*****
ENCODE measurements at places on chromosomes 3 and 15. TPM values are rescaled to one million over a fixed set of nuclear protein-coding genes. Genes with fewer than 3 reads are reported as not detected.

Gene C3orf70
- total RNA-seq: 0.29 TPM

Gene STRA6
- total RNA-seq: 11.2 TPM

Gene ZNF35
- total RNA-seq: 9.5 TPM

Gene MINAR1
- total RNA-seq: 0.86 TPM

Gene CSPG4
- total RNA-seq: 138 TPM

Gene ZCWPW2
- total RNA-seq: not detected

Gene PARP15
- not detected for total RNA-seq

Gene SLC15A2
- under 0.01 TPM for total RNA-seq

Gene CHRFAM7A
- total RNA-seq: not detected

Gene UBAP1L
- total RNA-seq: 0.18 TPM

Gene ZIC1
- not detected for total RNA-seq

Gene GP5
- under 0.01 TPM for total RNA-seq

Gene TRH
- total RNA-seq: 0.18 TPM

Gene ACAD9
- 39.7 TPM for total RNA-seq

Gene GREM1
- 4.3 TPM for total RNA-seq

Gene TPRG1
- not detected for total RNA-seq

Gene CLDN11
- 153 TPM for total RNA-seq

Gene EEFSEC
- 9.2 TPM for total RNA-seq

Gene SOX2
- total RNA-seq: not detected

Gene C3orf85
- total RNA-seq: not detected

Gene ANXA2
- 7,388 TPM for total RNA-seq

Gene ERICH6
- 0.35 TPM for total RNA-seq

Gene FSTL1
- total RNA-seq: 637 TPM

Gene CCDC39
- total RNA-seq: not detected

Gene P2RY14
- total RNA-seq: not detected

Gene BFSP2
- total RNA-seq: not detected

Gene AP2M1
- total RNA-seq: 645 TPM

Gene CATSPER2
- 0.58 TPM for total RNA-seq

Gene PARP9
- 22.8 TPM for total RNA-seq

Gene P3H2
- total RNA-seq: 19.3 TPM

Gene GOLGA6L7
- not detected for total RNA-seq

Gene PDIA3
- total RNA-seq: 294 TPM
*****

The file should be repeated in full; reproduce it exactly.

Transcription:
ENCODE measurements at places on chromosomes 3 and 15. TPM values are rescaled to one million over a fixed set of nuclear protein-coding genes. Genes with fewer than 3 reads are reported as not detected.

Gene C3orf70
- total RNA-seq: 0.29 TPM

Gene STRA6
- total RNA-seq: 11.2 TPM

Gene ZNF35
- total RNA-seq: 9.5 TPM

Gene MINAR1
- total RNA-seq: 0.86 TPM

Gene CSPG4
- total RNA-seq: 138 TPM

Gene ZCWPW2
- total RNA-seq: not detected

Gene PARP15
- not detected for total RNA-seq

Gene SLC15A2
- under 0.01 TPM for total RNA-seq

Gene CHRFAM7A
- total RNA-seq: not detected

Gene UBAP1L
- total RNA-seq: 0.18 TPM

Gene ZIC1
- not detected for total RNA-seq

Gene GP5
- under 0.01 TPM for total RNA-seq

Gene TRH
- total RNA-seq: 0.18 TPM

Gene ACAD9
- 39.7 TPM for total RNA-seq

Gene GREM1
- 4.3 TPM for total RNA-seq

Gene TPRG1
- not detected for total RNA-seq

Gene CLDN11
- 153 TPM for total RNA-seq

Gene EEFSEC
- 9.2 TPM for total RNA-seq

Gene SOX2
- total RNA-seq: not detected

Gene C3orf85
- total RNA-seq: not detected

Gene ANXA2
- 7,388 TPM for total RNA-seq

Gene ERICH6
- 0.35 TPM for total RNA-seq

Gene FSTL1
- total RNA-seq: 637 TPM

Gene CCDC39
- total RNA-seq: not detected

Gene P2RY14
- total RNA-seq: not detected

Gene BFSP2
- total RNA-seq: not detected

Gene AP2M1
- total RNA-seq: 645 TPM

Gene CATSPER2
- 0.58 TPM for total RNA-seq

Gene PARP9
- 22.8 TPM for total RNA-seq

Gene P3H2
- total RNA-seq: 19.3 TPM

Gene GOLGA6L7
- not detected for total RNA-seq

Gene PDIA3
- total RNA-seq: 294 TPM